• That C2S Update is sent to the Server, which sticks it in a processing queue
  • Server processes its queue in batch, generating v2 of object with both edits
  • Server federates that 1 S2S Update with the v2 of object (which represents 2 logical user edits)

If you fetch an IRI after an Update, another second/third/… Update may have already been issued by the user, so a federating peer has no guarantee they’re obtaining a whole edit history.

  • 1 user edit generates 1 C2S Update A
  • C2S Update A is sent to the Server, which updates object to v2, and generates 1 S2S Update A with IRI
  • Server federates that 1 S2S Update A with IRI
  • Peer received S2S Update A, decides to fetch a bit later
  • 1 user edit generates 1 C2S Update B
  • C2S Update B is sent to the Server, which updates object to v3
  • Peer fetches the object due to S2S Update A, but obtains v3 with no way to know whether its the accumulation of >1 user edits.

If Peer and originating Server then try to show the edit history, they’ll not be sync’d.

I don’t want to support “object versioning” natively in ActivityPub, as it opens all sorts of cans of worms for edits that later restrict intended visibility of an object. But in the meantime, following the spec’s guidance does have this property of guaranteed sharing of the complete edit history.

Is it worth preserving? For an application I’ve had in mind (and may soon have the paperwork to actually begin implementing), it’s a property I’d like to have (peers and originating servers able to display the same versioned history). But I’m open to the idea that versioning history may just be a separate problem.

Edit history should be considered best effort in a federated network anyway?

I guess i’m a little confused because even the idea of bundling updates like that makes zero sense to me. Activities in ActivityStreams represent actions taken by an actor, and making an “synthetic” Update activity that doesn’t 1:1 represent an action taken by an actor kind of seems like defeating the purpose? And in the full c2s2s spec, mutating client’s activities like that seems like it falls way outside the spec’s requirements that you deliver activities to the addressees. At the least it would be very surprising to clients.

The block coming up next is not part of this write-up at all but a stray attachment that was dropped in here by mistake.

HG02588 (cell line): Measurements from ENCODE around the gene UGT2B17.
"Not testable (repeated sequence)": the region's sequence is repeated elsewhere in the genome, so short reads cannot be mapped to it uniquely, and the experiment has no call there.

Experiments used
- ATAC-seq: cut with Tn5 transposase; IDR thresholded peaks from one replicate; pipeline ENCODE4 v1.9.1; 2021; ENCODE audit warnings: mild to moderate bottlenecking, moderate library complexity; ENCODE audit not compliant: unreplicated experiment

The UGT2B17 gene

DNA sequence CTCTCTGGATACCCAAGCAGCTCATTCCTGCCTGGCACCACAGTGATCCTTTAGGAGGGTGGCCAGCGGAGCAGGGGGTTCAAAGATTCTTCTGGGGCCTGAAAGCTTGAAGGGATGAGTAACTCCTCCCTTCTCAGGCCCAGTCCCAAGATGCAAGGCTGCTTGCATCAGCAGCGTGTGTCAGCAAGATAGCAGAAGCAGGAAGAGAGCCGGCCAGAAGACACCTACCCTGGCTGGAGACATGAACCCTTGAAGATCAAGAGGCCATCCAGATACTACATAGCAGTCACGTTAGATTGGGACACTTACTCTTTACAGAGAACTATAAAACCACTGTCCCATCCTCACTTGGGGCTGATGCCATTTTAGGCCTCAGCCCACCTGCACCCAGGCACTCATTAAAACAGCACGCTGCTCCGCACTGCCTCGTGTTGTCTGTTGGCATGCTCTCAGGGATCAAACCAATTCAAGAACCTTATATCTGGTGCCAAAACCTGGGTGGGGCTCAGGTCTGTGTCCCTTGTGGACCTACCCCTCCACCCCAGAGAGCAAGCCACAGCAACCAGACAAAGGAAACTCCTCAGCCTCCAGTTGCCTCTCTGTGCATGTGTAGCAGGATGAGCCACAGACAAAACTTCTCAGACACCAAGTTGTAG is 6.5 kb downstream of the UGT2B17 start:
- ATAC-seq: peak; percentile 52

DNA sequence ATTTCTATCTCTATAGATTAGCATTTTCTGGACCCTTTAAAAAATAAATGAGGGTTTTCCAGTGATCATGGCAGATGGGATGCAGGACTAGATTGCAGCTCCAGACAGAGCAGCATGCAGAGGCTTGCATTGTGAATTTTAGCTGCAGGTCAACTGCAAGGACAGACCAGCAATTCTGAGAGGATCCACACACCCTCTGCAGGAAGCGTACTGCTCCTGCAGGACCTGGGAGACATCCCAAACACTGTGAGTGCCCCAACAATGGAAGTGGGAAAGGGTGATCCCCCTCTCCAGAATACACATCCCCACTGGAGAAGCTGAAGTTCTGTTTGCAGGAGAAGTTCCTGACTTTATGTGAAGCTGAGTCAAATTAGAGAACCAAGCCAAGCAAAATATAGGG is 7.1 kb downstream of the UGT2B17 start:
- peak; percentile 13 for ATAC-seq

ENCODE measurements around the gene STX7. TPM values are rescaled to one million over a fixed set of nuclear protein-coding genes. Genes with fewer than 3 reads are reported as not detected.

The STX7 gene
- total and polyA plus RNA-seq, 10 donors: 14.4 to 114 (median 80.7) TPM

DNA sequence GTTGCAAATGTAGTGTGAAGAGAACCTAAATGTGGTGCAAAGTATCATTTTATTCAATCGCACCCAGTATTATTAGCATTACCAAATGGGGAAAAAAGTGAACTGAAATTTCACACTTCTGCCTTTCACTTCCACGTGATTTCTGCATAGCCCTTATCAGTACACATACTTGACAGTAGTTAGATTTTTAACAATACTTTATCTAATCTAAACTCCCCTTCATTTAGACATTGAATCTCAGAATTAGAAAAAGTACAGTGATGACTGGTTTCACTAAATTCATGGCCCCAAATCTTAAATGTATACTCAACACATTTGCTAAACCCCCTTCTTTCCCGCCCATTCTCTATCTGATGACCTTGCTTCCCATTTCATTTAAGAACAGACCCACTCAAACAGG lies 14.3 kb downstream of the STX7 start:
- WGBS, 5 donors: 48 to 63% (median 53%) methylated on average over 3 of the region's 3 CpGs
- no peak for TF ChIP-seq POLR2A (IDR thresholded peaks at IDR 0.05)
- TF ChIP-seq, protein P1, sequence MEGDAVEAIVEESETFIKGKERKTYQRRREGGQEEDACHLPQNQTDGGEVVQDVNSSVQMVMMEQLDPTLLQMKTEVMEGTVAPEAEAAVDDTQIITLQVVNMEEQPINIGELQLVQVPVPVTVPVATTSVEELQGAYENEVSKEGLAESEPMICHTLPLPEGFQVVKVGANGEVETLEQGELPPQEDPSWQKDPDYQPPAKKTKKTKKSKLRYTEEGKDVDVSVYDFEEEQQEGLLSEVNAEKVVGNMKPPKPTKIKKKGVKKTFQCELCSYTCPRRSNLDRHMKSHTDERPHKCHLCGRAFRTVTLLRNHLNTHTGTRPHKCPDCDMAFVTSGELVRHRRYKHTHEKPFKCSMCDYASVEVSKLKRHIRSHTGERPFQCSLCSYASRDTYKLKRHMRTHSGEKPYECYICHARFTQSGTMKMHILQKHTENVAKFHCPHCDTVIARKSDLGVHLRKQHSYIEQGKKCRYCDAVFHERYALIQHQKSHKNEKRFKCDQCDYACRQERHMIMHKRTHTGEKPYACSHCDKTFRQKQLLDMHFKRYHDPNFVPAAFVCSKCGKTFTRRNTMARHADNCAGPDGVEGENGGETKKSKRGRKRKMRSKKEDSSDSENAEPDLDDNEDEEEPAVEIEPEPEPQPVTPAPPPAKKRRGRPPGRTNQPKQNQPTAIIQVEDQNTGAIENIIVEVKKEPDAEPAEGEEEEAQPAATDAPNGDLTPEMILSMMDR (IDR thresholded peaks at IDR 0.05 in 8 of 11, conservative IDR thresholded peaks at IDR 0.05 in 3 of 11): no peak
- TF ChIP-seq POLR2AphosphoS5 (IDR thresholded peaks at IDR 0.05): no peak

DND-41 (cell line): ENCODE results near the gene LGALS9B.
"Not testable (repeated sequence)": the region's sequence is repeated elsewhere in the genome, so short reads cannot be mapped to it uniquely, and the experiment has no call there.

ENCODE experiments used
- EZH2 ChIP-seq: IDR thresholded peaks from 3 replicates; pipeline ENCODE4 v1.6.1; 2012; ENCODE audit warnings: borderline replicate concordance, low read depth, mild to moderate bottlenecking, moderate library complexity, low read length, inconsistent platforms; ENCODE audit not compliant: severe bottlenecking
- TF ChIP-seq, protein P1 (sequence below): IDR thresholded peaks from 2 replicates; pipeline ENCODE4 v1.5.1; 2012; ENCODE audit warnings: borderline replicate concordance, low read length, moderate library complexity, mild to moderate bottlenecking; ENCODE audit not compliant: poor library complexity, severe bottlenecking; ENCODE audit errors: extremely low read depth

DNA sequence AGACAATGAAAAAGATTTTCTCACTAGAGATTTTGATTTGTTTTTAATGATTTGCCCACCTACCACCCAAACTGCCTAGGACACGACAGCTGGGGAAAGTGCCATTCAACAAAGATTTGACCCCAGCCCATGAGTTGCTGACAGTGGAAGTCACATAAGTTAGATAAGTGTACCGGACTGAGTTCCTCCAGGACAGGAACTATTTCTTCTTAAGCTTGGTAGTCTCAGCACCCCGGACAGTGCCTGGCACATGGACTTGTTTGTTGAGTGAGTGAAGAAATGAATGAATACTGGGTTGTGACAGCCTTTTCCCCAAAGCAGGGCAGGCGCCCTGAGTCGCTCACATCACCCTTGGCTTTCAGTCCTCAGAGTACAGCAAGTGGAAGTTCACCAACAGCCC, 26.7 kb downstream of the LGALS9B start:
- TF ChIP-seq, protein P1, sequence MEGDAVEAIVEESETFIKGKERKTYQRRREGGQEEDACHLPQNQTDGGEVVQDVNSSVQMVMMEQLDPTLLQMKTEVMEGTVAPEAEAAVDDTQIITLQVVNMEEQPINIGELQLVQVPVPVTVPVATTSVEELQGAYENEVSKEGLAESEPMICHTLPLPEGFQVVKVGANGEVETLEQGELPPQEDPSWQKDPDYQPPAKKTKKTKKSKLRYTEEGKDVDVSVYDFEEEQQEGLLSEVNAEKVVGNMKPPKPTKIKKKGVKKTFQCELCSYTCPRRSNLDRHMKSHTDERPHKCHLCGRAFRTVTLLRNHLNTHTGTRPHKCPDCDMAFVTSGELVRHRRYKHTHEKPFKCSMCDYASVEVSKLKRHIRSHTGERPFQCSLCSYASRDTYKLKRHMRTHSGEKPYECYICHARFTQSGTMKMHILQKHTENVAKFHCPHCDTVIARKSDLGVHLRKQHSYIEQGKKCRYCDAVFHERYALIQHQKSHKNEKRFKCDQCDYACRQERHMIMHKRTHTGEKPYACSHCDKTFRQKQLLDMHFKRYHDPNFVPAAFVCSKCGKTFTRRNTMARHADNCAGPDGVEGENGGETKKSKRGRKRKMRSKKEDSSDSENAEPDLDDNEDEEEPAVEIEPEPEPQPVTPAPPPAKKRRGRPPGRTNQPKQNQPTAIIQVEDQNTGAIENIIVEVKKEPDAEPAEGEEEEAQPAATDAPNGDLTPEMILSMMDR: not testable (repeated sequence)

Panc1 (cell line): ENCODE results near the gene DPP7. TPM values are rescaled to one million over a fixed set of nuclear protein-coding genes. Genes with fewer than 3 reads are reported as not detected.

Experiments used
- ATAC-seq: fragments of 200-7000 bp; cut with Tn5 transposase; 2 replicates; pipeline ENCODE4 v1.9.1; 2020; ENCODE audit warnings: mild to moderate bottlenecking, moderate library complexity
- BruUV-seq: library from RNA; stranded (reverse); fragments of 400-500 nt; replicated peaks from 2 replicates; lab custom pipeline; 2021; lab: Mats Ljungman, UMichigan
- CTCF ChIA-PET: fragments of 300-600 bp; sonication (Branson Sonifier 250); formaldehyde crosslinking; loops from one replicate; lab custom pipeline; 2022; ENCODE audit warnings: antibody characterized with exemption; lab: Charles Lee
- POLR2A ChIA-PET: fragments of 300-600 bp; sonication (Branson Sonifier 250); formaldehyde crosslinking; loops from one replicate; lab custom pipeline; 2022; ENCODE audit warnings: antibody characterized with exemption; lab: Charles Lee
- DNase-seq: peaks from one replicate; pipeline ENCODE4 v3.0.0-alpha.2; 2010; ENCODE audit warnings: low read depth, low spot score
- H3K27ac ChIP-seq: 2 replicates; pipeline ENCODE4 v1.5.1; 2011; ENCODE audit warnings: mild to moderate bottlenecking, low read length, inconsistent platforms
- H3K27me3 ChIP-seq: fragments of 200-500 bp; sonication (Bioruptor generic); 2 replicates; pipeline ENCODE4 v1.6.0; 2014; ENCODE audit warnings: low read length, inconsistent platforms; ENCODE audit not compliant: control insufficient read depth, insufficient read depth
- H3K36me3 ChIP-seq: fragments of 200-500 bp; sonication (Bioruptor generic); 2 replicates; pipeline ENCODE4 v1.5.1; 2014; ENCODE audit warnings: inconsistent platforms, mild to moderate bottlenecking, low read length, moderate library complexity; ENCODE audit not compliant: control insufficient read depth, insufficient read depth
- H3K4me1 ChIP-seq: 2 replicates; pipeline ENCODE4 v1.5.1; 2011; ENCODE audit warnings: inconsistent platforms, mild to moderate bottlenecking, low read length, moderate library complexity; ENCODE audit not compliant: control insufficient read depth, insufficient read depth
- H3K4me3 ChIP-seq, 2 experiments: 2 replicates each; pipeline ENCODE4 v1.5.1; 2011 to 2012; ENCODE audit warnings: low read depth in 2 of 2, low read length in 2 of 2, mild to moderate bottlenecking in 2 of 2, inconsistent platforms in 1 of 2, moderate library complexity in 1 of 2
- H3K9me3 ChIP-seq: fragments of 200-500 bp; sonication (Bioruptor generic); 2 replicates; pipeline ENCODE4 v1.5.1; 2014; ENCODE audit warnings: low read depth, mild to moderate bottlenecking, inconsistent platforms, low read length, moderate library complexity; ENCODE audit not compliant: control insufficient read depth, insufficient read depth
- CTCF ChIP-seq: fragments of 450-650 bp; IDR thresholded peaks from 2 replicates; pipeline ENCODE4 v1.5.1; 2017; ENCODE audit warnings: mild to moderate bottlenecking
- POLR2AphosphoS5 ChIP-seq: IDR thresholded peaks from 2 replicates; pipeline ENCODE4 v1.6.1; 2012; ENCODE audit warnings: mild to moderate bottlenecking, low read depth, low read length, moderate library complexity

I think thinking of Update activities as Activities made by a client and only distributed by a server, just like any other federated activity, might make the disconnect between what you’re saying and what @kaniini is saying more clear. Clients can choose to federate whatever Update activities they wish, or not send Update activities at all. But if they do choose to send one out, the server should respect that and deliver it to everybody who’s been addressed just like any other activity.

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That’s just because everything being delivered is best effort in a federated network? I don’t see how edit history is anything special.

I think I’ve made clear how, if the ecosystem sends Updates using ActivityPub guidance, pushing a literal value in object (which, receiving servers like Litepub always have the luxury to ignore) has a fundamentally different emergent property (the ecosystem has the option to build more accurate edit histories, whether Litepub or not) than asking a peer to (maybe) pull/request the updated object value at a later point in time (which, to retain the emergent original property, there’d need to be a whole new mechanism to think through).

If I haven’t, please let me know!

Yet again, I fully agree with you, hence why I explicitly advocated not doing it.

I mention the bundling use case because implementations are primed for queue-based processing, and new applications (whether or not they use go-fed) are exploring using non-human actors (such as Server) and may get the (bad) itch to “optimize”.

I don’t see a disconnect between kaniini and I? My comment was about an emergent property of the ActivityPub guidance on the general ecosystem and theirs was about how even specific Litepub clients in the ecosystem can ignore these Updates. Plus, I pretty much agree with everything you’ve been saying. Perhaps start giving me better credit?

and we’ve already sacrificed network-wide consistency, anyway, in favor of availability and partition-tolerance. https://en.wikipedia.org/wiki/CAP_theorem

This is a tangent, but I don’t think CAP is applicable. The Fediverse as currently implemented isn’t a distributed datastore. Each server is treated as the sole authoritative data storage location for its data (but it may be cached). When a server goes down, so too does its data (eventually, once caches purge). This could change with something like Datashards in the future.

I can’t remember what got me started reading about CRDT, but I pretty sure it was someone complaining about them being too complicated

Regardless, if one follows the ActivityPub recommendations, S2S is a state based CRDT and C2S is an operation based CRDT. There is a guarantee of eventual consistency, which isn’t the same degree of consistency as C in CAP, but it’s sufficient for many purposes

So there’s prior work here for understanding the characteristics of these systems, which might be useful. Also the Wikipedia article is accessible and chock full of search terms:

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I think you mentioned this to me before, thanks for bringing it back up! In those terms:

  • When Update exclusively with an object literal, if a server is available to receive it, if a receiving server chooses to do so, can with certainty diff to obtain the operation that led to the current CRDT state.
  • When Update with an IRI, if a server is able to receive it, if a receiving server chooses to do so, can only presume the diff that led to the current CRDT state.